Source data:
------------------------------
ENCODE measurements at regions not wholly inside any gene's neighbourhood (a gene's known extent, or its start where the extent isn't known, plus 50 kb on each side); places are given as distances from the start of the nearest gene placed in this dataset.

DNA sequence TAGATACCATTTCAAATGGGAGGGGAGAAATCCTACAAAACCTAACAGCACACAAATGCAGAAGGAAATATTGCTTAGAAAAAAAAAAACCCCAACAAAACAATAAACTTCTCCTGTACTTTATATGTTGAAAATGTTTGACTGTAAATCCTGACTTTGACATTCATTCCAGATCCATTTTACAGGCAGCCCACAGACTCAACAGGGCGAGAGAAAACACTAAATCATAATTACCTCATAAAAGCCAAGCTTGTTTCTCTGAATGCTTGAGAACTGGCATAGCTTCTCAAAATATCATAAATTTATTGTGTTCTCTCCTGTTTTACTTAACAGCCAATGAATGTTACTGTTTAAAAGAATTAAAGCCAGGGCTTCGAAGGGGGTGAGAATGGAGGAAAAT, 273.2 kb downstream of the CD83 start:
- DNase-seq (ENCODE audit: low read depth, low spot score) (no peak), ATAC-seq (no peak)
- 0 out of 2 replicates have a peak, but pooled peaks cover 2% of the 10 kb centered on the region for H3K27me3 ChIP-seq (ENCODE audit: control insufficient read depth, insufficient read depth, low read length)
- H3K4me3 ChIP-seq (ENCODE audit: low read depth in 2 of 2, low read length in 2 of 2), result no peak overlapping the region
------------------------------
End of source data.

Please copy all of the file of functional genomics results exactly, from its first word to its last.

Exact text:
ENCODE measurements at regions not wholly inside any gene's neighbourhood (a gene's known extent, or its start where the extent isn't known, plus 50 kb on each side); places are given as distances from the start of the nearest gene placed in this dataset.

DNA sequence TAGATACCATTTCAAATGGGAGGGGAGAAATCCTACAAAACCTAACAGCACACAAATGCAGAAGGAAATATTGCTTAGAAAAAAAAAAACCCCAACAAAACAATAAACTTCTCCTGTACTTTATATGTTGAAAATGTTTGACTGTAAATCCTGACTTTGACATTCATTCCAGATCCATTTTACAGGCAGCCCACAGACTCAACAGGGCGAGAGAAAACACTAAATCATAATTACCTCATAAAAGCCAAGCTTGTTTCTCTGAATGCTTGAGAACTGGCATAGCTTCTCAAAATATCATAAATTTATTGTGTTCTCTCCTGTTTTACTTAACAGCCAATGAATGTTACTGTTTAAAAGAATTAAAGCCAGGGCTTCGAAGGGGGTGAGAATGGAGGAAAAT, 273.2 kb downstream of the CD83 start:
- DNase-seq (ENCODE audit: low read depth, low spot score) (no peak), ATAC-seq (no peak)
- 0 out of 2 replicates have a peak, but pooled peaks cover 2% of the 10 kb centered on the region for H3K27me3 ChIP-seq (ENCODE audit: control insufficient read depth, insufficient read depth, low read length)
- H3K4me3 ChIP-seq (ENCODE audit: low read depth in 2 of 2, low read length in 2 of 2), result no peak overlapping the region